|Publication number||US5457762 A|
|Application number||US 08/258,870|
|Publication date||Oct 10, 1995|
|Filing date||Jun 13, 1994|
|Priority date||Jun 13, 1994|
|Also published as||CA2151433A1|
|Publication number||08258870, 258870, US 5457762 A, US 5457762A, US-A-5457762, US5457762 A, US5457762A|
|Inventors||Greg A. Lochkovic, John R. Keesee|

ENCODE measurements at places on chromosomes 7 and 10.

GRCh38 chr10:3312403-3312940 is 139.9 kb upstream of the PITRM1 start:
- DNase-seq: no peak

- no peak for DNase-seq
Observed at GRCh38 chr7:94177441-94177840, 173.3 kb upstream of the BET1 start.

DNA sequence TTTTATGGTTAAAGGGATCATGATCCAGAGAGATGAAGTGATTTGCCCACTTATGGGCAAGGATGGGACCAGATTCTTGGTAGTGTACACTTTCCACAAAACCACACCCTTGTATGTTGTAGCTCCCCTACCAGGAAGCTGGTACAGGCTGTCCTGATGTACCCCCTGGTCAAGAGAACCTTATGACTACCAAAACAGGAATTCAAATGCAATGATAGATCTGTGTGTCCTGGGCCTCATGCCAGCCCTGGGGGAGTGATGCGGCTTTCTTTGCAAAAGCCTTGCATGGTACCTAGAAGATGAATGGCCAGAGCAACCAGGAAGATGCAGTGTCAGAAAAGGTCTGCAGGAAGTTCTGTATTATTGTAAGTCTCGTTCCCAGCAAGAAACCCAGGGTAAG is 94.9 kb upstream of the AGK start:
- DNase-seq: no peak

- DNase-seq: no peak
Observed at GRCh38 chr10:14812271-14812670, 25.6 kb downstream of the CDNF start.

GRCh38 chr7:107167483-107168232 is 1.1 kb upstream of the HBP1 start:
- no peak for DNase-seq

|Original Assignee||Siecor Corporation|
|Export Citation||BiBTeX, EndNote, RefMan|
|Patent Citations (4), Non-Patent Citations (2), Referenced by (48), Classifications (7), Legal Events (6)|
|External Links: USPTO, USPTO Assignment, Espacenet|
The invention is an improved fiber optic ribbon the fibers of which have little or no attenuation change when compared to the attenuation of the individual fibers prior to and after they are aligned in a planar relationship with one another and are circumscribed with a plastic material to fix the aligned fibers into a ribbon like configuration.